One of the most depressing parts of the job search is the constant rejection. It’s not just the fact that you’re not getting jobs. It’s the fact that you’re applying to a bunch of jobs and not receiving any feedback. Writing resumes and filling out applications is a lot of work, and when you don’t receive any results people tend to get frustrated and a little bit desperate. I would like to invite you to stop wasting all of your time applying to open competitions. If you spend 8 hours per day applying to open competitions, you will have likely applied to all of the positions you qualify for in about two weeks. At this point, you should continue to apply to vacant positions as they come up, but this should only take up about 20% of your time. The rest of your time should be spent networking, and reaching out to people.
When you apply to a vacant position, you are put through a screening process. This means that you’re often discarded before anyone has even spoken with you and you often don’t find out why. Informational interviews allow you to skip this process and get valuable information and feedback on your application while you’re networking with people who hire for the specific types of positions you’re looking for.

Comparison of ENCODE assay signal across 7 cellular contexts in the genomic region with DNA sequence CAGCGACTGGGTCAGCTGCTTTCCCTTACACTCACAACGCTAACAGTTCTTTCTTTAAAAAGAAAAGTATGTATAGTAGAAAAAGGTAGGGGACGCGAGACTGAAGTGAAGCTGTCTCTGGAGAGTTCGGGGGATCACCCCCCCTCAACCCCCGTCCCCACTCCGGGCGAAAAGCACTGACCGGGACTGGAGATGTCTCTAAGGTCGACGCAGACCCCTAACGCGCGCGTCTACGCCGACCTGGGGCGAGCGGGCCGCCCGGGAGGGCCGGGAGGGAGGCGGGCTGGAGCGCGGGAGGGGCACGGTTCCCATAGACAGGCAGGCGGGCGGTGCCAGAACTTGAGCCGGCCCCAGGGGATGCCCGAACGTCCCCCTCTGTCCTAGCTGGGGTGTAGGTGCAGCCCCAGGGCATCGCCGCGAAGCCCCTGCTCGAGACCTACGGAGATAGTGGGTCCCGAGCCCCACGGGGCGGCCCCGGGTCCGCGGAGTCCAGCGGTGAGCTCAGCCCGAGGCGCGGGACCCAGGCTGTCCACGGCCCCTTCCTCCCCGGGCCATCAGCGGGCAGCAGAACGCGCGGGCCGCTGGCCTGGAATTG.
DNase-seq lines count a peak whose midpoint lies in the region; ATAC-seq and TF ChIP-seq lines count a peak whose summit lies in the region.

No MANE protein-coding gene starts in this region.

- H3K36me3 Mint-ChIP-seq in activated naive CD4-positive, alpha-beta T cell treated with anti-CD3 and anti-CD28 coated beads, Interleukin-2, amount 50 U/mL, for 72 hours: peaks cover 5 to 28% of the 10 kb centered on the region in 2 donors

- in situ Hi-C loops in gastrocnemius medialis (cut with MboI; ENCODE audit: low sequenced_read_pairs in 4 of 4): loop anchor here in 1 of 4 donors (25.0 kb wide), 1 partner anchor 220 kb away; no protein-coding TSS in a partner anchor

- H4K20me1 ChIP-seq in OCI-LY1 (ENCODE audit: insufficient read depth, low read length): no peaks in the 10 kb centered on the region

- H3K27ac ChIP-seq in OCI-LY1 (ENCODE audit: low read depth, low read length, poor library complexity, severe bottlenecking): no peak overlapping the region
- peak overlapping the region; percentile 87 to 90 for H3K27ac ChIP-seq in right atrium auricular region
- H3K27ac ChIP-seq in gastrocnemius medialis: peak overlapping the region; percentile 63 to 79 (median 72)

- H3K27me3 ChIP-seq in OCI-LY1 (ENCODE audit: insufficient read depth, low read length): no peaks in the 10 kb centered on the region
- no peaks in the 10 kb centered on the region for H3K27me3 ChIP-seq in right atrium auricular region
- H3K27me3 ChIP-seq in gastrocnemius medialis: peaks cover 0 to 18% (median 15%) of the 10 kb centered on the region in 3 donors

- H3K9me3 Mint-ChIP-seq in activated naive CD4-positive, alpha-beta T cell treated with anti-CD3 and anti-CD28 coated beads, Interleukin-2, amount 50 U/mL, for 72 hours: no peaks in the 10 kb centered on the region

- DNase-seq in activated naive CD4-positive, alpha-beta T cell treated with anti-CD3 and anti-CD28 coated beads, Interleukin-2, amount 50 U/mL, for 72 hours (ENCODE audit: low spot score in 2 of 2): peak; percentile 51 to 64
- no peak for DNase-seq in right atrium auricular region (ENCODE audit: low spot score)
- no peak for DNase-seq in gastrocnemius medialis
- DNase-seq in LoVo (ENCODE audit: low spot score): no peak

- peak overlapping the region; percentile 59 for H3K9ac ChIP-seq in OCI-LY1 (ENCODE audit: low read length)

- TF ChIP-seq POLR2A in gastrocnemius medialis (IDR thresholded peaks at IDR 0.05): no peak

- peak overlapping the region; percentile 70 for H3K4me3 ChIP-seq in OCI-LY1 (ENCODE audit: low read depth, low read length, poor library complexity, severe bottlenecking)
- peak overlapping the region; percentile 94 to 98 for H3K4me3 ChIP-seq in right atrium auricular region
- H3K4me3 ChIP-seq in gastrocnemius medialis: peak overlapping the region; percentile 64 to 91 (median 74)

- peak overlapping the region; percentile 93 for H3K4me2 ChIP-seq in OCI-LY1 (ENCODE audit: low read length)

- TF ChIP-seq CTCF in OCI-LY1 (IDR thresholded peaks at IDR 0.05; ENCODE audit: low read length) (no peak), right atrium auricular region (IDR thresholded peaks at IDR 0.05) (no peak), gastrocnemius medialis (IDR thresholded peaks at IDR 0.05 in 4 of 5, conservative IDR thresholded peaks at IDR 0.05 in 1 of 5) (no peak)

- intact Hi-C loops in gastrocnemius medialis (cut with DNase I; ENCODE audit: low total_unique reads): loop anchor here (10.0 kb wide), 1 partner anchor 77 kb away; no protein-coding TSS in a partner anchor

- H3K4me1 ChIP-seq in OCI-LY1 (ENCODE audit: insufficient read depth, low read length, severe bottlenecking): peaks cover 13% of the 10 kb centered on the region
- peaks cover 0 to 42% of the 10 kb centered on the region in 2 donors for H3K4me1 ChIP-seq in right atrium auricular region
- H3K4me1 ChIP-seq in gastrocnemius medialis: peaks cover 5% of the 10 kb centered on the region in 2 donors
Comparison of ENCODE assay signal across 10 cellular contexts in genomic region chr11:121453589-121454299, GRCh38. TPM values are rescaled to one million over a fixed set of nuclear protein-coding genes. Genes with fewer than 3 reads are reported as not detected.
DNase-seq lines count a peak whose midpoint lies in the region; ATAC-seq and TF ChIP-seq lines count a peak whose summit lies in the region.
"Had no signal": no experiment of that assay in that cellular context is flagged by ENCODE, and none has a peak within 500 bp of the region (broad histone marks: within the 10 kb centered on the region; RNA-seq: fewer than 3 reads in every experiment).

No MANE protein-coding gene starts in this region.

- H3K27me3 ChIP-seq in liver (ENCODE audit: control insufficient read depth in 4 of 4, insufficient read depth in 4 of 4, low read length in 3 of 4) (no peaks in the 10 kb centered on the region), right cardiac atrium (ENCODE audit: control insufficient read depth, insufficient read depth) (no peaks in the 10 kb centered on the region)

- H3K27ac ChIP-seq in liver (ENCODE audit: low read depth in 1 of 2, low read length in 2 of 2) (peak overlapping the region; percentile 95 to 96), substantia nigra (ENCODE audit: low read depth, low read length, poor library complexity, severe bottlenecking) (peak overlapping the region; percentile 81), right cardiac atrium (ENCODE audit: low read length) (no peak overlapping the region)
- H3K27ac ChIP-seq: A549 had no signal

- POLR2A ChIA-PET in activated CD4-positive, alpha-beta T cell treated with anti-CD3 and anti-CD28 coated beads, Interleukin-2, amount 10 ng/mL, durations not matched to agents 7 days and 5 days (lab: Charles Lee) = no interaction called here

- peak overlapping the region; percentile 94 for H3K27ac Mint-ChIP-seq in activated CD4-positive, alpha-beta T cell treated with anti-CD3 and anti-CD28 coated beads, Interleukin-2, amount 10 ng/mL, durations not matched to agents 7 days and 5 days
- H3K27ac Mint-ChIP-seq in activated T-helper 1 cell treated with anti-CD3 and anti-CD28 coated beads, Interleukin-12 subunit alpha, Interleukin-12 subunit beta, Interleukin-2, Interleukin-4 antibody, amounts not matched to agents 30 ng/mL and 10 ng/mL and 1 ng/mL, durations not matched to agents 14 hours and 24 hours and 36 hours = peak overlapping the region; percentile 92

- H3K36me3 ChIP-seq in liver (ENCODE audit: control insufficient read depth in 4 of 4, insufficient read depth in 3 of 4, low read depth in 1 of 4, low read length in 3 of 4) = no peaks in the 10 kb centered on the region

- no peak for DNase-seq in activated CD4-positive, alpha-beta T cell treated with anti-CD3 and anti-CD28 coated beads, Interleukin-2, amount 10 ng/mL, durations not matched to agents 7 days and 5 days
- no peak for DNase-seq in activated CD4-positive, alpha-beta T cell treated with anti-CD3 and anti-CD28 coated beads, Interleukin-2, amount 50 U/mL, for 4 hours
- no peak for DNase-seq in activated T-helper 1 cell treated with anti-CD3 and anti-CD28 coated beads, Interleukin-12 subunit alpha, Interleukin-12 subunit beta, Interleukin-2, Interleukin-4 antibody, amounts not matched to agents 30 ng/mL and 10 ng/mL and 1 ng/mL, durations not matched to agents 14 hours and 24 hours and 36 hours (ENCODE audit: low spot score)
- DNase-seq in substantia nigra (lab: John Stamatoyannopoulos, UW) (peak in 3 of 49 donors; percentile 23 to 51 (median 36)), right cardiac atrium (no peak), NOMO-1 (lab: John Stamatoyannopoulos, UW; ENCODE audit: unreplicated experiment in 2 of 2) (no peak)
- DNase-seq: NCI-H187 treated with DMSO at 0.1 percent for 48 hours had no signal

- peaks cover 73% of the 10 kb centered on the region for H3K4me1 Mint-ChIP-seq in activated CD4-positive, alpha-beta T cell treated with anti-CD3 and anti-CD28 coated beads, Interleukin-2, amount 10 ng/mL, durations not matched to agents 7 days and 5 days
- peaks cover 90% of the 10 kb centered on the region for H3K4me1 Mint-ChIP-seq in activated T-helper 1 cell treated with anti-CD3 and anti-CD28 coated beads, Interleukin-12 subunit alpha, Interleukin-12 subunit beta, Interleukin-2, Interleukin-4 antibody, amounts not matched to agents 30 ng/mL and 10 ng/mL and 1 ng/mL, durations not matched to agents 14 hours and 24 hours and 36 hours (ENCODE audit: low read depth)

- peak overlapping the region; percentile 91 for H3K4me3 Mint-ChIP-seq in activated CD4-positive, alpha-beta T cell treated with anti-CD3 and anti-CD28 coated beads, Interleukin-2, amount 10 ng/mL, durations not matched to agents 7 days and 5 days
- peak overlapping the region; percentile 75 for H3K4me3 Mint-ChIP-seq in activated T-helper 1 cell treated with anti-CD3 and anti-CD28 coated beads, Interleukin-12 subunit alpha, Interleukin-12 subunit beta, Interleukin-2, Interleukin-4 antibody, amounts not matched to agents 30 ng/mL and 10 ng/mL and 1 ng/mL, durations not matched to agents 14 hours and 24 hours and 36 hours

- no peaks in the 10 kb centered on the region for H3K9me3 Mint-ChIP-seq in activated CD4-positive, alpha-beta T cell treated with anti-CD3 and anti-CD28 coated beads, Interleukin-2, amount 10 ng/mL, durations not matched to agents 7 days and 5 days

How it works
Step 1 – Decide what you want to do
Step 2 – Find companies and people who hire for those positions
Step 3 – Reach out to those people and companies
Turns out it’s not rocket science. You can reach out to recruiters or hiring managers and ask them questions specifically about the job (if you’re considering it and not sure) or about your resume and background to find out why you’re not getting interviews and call backs from the other positions you have applied for. You’ll get that valuable information AND when they go to hire someone new, they might think of you before they post a vacant position. Then you can skip the screening process and get right to the interview before anyone else applies.
About the Author
Scott Keenan is a Recruiter for Priority Personnel Inc., with several years’ experience recruiting in both the public and private sectors in addition to marketing and social media roles. As a self-described professional cynic, he provides unique insight into modern recruiting from both the recruiter and candidate’s perspective. You can follow him on Twitter or connect with him on LinkedIn